Afghan Cycles uses the bicycle to tell a story of women’s rights–human rights–and the struggles faced by Afghan women on a daily basis, from discrimination to abuse, to oppressive silencing of their voices in all aspects of contemporary society. These women ride despite cultural barriers, despite lack of infrastructure, even despite death threats. Afghan Cycles follows a small group of women training and road racing as part of the Women’s National Cycling Team in Kabul, and young riders in the Bamiyan region in Central Afghanistan, who use mountain bikes to commute to school and run errands in the shadow of the sixth century Buddhas blown up by the Taliban in 2001. For all of them, the bicycle is a symbol of freedom. Yet sometimes the danger and obstacles can prove too much, as we learn when one of the main characters makes a difficult choice in order to create a better situation and future for herself and her family.
Afghan Cycles portrays women who are pedaling their own revolution, aggressively challenging gender and cultural barriers using the bicycle as a literal and metaphorical vehicle for freedom, empowerment and social change. Gender violence and oppression make Afghanistan one of the most challenging places in the world to be a woman. Marginalized and severely discriminated against under the Taliban, today’s Afghan women enjoy very minimal constitutional rights, and gender bias still runs deep. In a country where even straddling a bicycle seat is considered immoral, the women in Afghan Cycles are ushering in a new era for a country slowly awakening to global influence and cultural change. The film portrays the almost insurmountable obstacles they face in a traditionally male-dominated society, including corruption, national instability, and threats from the Taliban.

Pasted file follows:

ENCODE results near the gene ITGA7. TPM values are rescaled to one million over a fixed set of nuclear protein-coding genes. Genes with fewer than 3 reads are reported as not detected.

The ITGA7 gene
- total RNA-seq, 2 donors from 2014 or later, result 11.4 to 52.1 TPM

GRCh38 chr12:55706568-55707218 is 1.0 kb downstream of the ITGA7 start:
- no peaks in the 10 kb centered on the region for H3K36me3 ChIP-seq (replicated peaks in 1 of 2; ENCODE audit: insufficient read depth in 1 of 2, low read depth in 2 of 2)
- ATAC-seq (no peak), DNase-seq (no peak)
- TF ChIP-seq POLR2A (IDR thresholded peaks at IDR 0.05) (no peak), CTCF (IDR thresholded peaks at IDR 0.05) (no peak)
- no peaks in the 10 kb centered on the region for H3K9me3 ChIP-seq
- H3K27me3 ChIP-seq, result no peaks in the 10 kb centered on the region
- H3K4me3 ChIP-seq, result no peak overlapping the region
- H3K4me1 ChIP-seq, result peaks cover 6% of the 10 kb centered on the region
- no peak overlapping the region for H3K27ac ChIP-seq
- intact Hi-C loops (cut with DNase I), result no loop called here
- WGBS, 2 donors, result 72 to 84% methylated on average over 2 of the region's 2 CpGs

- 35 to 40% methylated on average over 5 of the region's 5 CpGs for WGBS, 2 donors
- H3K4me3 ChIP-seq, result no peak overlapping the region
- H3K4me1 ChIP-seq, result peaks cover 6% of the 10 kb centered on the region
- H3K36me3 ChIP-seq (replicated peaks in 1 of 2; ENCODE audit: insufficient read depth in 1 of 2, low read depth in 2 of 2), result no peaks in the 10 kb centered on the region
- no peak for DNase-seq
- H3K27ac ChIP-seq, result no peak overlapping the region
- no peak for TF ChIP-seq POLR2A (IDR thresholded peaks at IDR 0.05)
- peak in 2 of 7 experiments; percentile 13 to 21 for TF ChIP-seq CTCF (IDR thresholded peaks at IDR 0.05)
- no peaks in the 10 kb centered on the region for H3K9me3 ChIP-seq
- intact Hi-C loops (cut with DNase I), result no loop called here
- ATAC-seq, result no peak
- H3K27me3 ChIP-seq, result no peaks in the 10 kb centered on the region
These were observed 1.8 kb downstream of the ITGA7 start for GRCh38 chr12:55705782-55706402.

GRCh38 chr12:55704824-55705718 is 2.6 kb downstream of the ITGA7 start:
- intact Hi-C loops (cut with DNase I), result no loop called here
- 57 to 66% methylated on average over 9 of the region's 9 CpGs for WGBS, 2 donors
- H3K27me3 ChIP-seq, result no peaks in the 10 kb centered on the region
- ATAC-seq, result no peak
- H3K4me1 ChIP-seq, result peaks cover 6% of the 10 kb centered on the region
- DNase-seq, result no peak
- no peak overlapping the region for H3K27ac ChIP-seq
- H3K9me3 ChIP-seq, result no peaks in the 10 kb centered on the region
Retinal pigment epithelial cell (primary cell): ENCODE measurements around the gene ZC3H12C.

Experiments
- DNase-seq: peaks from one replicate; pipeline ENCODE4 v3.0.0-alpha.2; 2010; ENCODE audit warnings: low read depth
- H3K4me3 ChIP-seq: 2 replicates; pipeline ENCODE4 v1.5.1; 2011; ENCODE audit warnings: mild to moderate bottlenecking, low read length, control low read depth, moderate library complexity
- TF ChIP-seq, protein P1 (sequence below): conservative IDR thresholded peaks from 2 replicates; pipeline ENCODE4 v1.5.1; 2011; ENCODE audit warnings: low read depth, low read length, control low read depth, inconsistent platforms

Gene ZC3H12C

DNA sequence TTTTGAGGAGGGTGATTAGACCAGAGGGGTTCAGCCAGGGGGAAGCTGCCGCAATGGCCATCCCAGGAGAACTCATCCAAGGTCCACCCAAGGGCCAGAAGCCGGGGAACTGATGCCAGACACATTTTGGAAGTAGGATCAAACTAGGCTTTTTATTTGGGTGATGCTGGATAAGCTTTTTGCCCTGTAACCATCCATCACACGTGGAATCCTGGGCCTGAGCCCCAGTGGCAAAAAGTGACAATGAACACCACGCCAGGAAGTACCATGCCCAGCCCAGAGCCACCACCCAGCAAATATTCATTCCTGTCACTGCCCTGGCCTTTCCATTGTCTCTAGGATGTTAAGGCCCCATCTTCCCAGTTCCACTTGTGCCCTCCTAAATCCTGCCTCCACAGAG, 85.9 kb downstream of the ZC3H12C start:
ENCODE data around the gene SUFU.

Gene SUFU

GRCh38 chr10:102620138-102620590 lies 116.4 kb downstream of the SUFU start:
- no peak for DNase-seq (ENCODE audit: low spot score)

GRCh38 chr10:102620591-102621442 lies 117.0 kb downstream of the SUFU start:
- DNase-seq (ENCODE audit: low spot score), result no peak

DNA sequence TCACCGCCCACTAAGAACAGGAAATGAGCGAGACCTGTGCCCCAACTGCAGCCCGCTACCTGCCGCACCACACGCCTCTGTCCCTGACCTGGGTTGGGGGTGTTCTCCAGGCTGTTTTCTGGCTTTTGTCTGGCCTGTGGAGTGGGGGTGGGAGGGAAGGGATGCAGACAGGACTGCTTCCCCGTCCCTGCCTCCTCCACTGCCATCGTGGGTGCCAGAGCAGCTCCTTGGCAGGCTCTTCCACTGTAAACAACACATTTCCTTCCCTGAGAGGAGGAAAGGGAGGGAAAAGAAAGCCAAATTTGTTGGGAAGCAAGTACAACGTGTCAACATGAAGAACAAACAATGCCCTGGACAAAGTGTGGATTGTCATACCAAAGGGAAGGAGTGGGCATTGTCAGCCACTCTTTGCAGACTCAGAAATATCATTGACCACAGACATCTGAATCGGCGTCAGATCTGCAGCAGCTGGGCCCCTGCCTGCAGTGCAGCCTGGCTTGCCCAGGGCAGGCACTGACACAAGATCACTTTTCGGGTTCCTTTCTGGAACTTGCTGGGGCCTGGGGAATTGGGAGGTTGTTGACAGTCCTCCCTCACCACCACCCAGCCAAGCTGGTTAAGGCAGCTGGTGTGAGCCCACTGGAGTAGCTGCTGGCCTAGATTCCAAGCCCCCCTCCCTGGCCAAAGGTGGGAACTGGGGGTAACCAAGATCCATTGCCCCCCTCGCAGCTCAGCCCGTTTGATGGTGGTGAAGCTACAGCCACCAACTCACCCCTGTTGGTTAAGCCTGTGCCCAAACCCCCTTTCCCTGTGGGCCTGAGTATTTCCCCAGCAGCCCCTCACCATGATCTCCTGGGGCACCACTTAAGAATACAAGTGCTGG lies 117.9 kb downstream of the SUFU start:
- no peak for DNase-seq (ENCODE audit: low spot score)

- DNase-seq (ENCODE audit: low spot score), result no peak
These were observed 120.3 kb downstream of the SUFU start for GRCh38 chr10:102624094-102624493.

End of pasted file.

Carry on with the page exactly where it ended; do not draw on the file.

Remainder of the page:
The bicycle may seem a simple form of transportation and sport, but Afghan Cycles illustrates that for Afghan women and other women around the world in repressive societies, it can become a tool of empowerment.
Sarah Menzies is Director, Producer, and Cinematographer on the film. Her production company, LET Media ventures into wild spaces to bring back amazing stories of strength, courage, and passion that highlight our common humanity. Seeking personal character-driven stories, Sarah’s films showcase the good that exists in the world, illustrating that everyone is capable of creating positive change. Afghan Cycles, which is Menzies feature length documentary directorial debut, premiered at the 2018 Hot Docs Film Festival. She is joined by an excellent team including Executive Producer Caryn Capotosto, whose documentary Won’t You Be My Neighbor about Mister Rogers was shown at last year’s Mendocino Film Festival.
There will be a Q&A with filmmaker after the screening.
Listen to Sarah Menzies Interview with Joy LaClaire on Forthright Radio
Afghan Cycles will be shown at Coast Cinemas on Sunday, June 2 at 10:30 AM. Purchase Tickets Here.
Forthright Radio, with host Joy LaClaire is based in Bozeman, Montana, and features interviews with dynamic and important authors, filmmakers, and persons of interest. Forthright Radio is a Beyond The Deep End production, originally broadcast from the Philo studio of KZYX fm, listener-supported Mendocino County Public Broadcasting.